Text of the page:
Regulators should rethink their approach to de novo bank activity, Federal Reserve Gov. Michelle Bowman said in a Friday speech.
Bowman, who chairs the Fed Board of Governors’ subcommittee on smaller regional and community banks, said the upfront capital requirements – which require organizers to raise capital to meet forward-looking projections of a bank’s future size – could be lowered.
Bowman also noted that de novos face overlapping and redundant evaluations.
“The solution should not be to create roadblocks to bank mergers and acquisitions — which would lead to further migration of bank activities to the shadow banking system,” Bowman said.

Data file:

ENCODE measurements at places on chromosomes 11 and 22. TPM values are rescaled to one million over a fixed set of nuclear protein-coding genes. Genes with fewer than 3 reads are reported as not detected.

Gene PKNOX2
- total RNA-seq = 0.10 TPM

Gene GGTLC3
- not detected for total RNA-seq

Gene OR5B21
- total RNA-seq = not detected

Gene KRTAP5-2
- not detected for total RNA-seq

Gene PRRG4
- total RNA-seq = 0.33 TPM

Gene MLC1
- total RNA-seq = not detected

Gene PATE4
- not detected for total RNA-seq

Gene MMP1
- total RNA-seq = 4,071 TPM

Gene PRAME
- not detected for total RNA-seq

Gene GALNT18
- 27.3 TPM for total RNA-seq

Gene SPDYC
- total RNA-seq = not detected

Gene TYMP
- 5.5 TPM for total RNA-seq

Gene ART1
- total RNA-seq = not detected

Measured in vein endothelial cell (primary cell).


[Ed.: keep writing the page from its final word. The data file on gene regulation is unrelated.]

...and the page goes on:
“We need a viable pipeline for the creation of new banks in the United States,” she added. “There are troubling indications that we are falling short on this front.”
Pointing to the model used in the United Kingdom, Bowman expressed her view that improved transparency and better preparation for solvent wind-downs of de novos could be as effective as increased regulatory and supervisory requirements.
“De novo banks often experience rapid growth, poor initial profitability, and loan quality issues that take time to emerge as the bank’s portfolio matures,” Bowman said. “These factors can make de novo banks riskier than established banking franchises.”